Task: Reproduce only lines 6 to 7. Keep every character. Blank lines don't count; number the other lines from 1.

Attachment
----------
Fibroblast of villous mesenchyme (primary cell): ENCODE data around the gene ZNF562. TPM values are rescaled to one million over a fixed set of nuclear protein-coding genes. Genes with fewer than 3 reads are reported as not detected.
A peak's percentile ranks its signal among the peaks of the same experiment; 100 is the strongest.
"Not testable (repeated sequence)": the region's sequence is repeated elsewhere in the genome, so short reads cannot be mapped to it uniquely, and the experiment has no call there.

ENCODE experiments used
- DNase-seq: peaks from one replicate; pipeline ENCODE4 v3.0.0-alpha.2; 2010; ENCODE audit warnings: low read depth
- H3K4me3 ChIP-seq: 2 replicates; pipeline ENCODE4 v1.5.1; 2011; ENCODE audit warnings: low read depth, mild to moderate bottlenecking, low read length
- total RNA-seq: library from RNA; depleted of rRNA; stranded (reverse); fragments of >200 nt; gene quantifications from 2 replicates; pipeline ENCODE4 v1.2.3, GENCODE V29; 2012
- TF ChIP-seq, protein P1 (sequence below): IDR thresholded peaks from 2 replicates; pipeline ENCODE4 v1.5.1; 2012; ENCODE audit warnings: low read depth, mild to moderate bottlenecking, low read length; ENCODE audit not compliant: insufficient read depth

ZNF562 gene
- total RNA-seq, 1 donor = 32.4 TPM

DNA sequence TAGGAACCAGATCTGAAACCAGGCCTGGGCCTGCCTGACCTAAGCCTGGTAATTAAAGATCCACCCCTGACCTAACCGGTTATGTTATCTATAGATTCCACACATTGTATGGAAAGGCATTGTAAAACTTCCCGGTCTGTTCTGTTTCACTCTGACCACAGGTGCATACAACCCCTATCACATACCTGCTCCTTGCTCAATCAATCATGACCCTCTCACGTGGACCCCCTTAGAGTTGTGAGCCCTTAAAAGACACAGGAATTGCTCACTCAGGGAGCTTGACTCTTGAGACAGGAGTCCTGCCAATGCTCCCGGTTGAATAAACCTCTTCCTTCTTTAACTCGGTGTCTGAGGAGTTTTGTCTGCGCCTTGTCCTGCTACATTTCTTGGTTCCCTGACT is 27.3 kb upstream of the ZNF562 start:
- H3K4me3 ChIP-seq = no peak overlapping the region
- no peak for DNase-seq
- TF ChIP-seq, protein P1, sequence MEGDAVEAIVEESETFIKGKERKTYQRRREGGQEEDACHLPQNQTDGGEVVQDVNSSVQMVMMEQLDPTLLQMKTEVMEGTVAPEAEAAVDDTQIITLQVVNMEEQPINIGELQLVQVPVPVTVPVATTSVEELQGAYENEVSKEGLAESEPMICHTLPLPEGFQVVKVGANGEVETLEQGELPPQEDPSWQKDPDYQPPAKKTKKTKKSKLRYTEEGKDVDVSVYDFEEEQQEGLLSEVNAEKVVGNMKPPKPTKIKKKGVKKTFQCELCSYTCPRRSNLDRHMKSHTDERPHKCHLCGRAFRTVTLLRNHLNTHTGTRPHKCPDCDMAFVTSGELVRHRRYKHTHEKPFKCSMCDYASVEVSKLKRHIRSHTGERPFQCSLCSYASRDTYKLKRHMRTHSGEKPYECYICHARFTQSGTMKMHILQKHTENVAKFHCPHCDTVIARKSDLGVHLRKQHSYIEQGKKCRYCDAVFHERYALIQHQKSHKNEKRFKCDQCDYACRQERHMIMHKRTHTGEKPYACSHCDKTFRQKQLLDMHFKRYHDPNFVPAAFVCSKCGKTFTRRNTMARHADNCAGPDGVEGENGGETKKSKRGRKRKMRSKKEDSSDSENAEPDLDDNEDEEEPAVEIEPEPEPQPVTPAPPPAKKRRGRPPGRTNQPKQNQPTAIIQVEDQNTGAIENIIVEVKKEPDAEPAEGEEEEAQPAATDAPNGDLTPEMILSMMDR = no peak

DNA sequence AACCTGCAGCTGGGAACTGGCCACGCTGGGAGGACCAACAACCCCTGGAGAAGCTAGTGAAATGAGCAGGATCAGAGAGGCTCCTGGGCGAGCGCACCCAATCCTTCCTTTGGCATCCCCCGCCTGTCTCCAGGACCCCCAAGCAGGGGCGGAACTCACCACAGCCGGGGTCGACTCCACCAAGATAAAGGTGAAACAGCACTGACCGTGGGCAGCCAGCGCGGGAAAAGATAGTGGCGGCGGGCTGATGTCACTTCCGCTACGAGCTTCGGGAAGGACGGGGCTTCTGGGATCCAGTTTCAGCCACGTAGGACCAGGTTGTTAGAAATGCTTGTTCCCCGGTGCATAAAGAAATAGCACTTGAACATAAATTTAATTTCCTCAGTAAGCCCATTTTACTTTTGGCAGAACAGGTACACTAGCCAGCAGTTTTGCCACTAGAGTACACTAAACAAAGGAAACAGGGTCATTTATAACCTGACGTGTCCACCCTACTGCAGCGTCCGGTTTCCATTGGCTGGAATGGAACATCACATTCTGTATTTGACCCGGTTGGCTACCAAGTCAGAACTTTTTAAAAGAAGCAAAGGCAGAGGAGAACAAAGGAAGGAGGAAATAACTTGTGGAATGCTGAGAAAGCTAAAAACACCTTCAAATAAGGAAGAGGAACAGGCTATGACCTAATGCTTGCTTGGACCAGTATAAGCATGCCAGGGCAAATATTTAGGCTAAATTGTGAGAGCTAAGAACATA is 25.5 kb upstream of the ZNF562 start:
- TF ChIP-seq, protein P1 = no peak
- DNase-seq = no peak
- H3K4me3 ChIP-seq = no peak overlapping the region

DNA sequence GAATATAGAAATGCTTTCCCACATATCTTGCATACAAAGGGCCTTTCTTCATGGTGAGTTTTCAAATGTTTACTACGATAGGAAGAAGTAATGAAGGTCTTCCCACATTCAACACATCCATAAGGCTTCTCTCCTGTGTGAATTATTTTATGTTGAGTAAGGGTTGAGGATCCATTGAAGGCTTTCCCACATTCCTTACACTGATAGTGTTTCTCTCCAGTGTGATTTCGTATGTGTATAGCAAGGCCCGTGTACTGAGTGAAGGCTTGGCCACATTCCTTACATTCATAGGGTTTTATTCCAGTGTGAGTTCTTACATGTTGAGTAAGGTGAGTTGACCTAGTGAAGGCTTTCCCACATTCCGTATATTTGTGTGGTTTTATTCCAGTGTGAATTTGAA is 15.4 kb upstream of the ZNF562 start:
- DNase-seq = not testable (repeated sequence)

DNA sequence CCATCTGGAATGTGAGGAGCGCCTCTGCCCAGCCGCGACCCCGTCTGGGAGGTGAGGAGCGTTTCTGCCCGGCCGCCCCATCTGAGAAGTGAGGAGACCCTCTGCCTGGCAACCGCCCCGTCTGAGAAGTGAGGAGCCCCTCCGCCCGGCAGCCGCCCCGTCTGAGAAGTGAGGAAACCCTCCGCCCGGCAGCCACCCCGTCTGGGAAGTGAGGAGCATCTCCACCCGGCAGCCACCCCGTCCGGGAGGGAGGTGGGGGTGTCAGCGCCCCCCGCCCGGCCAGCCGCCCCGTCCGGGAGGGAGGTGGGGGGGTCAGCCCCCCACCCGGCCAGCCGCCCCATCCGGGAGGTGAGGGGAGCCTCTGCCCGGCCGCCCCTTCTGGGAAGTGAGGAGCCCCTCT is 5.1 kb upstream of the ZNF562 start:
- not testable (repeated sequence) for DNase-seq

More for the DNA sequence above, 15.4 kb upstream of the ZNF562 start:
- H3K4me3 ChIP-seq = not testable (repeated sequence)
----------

- H3K4me3 ChIP-seq: 2 replicates; pipeline ENCODE4 v1.5.1; 2011; ENCODE audit warnings: low read depth, mild to moderate bottlenecking, low read length
- total RNA-seq: library from RNA; depleted of rRNA; stranded (reverse); fragments of >200 nt; gene quantifications from 2 replicates; pipeline ENCODE4 v1.2.3, GENCODE V29; 2012